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It sounds like a creature feature, but our oldest known ancestors looked more like a mashup of a possum and a lemur than anything remotely human.
Paleontologists have unearthed 65.9-million-year-old fossils of Purgatorius that are now the oldest primates ever found in the fossil record. We are actually related to these plesiadapiforms even though you can’t really see the family resemblance. These creatures were the ancestors of modern primates, and are thought to have first appeared some time after that killer asteroid annihilated the dinosaurs. Fossilized teeth from two different species of Purgatorius are now saying it may have been creeping around right when that fateful asteroid plummeted towards Earth.
“Plesiadapiforms are crucial to understanding the evolutionary and ecological origins of primates and other euarchontans (treeshrews and colugos) as well as the traits that separate those groups from other mammals,” said vertebrate paleontologist Wilson Mantilla, who co-led a study recently published in Royal Society Open Science.
But wait. What is a primate, really? And what even is a plesiadapiform? If Purgatorius is imagined to have looked something like a lemur, lemurs are primates, so that vision isn’t too far off. The obvious ones are monkeys and apes — humans are apes (however much some people want to deny it), but so are lemurs, lorises, aye-ayes, and tarsiers, among others. What is unusual about primates is how much they rely on vision. Tarsiers don’t have those huge alien orbs for nothing. Other standout features of primates are long fingers and big toes that have nails instead of claws, and of course, those famous opposable thumbs.
Plesiadapiforms were around for 25 million years after the last non-avian dinosaur bit the dust. Their fossilized remains could tell us how and when primates evolved, and are now revealing that they were around longer than assumed. Most were tree-climbers that shared our long fingers, and one species had a big toe that stood out much like ours do. Their teeth were also similar.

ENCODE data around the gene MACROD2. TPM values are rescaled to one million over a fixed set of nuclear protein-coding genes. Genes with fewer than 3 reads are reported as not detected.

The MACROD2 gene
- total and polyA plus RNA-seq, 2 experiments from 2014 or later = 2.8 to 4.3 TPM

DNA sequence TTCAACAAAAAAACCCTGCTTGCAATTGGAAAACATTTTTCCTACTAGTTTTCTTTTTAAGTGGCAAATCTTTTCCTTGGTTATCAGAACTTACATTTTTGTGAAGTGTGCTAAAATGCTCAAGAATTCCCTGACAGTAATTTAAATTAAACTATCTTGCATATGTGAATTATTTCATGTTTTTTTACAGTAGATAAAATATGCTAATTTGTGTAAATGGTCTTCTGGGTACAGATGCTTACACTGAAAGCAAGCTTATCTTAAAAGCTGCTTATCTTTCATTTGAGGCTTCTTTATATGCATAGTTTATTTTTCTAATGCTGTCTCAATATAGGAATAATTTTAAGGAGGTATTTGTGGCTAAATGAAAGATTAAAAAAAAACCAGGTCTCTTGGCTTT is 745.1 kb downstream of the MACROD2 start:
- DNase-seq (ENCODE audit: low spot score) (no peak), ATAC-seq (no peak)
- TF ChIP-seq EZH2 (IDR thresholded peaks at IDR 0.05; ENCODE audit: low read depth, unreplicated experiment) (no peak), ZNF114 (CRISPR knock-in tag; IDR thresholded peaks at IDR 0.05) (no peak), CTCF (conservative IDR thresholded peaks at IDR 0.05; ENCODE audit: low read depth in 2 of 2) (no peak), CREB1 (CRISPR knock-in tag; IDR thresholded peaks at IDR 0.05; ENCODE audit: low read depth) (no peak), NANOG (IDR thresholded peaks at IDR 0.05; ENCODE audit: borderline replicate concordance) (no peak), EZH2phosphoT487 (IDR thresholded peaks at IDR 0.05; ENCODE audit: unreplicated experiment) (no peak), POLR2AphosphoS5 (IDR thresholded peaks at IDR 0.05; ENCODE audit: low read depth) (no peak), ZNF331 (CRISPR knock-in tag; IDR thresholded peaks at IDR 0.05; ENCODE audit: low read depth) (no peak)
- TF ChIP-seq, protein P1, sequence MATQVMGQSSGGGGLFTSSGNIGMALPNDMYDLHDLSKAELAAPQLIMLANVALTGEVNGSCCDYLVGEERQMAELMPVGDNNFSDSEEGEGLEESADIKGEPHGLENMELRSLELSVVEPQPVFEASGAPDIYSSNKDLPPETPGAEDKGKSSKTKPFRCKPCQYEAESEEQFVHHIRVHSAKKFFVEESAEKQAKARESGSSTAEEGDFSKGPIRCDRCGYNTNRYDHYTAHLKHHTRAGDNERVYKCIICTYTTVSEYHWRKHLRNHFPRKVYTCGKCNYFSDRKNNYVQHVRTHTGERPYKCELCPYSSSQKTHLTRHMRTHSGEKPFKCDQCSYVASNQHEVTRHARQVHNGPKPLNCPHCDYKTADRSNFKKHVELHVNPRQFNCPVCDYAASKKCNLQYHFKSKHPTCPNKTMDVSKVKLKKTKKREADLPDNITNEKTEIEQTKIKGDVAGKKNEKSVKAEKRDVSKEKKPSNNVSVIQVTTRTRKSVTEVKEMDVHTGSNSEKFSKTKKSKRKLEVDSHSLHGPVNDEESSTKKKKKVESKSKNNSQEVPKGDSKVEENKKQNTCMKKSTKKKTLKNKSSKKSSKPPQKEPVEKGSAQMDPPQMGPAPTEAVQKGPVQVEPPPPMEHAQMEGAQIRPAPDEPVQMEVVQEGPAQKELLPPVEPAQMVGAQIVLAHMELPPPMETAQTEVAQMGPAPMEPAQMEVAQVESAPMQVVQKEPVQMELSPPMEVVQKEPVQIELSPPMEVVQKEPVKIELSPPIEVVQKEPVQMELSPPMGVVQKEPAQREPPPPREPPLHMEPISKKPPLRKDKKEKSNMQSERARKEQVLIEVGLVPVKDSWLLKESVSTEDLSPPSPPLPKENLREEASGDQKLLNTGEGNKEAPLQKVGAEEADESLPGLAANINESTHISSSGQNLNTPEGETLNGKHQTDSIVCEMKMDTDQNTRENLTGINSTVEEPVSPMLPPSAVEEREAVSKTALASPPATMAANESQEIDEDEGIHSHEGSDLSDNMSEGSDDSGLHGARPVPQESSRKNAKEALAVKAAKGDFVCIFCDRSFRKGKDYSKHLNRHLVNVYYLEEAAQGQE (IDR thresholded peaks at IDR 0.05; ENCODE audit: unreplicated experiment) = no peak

Some problems that have sparked debate are that plesiadapiforms still had claws, and, more importantly, did not seem to rely on vision nearly as much based on the placement of the orbits on their skulls. Some scientists have refused to see them as primates because of this.
The Purgatorius teeth found by the team were determined to be from one known and one previously unknown species, and are the strongest evidence yet for these animals having existed while dying dinosaurs were taking their last gasps. An age of nearly 66 million years means that the first Purgatorius species emerged right when the dinosaurs went down, meaning it is the strongest evidence ever that they showed up during the late Cretaceous. What the scientists could definitely say was that they flourished at a time when 75% of life on Earth had been wiped out. Purgatoriids diversified pretty fast after that.
“Purgatoriids were…among the first known placental mammals to diversify, both taxonomically and ecologically, following the Cretaceous–Palaeogene (K/Pg) mass extinction that resulted in the loss of all non-avian dinosaurs,” Mantilla said. “Understanding the detailed pattern of this seminal diversification event thus has implications for understanding the evolutionary radiation of placentals and the K/Pg biotic recovery on land.”
Though paleontologists have hypothesized that primates spawned during the Cretaceous period, some still believe that primates could have been around before the mass extinction and actually survived it. There is just no fossil proof of that yet. However, it does raise both eyebrows and questions. If Purgatorius really did appear right around the asteroid strike and had not come onto the scene before then, whatever it evolved from is possibly an even older ancestral primate. The other possibility is that Purgatorius was the first proto-primate to evolve from this mystery ancestor. At least for now, nobody knows.
So if you thought looking in the mirror and seeing a caveman in the back of your mind was unreal enough, just imagine a purgatoriid staring back through tens of millions of years.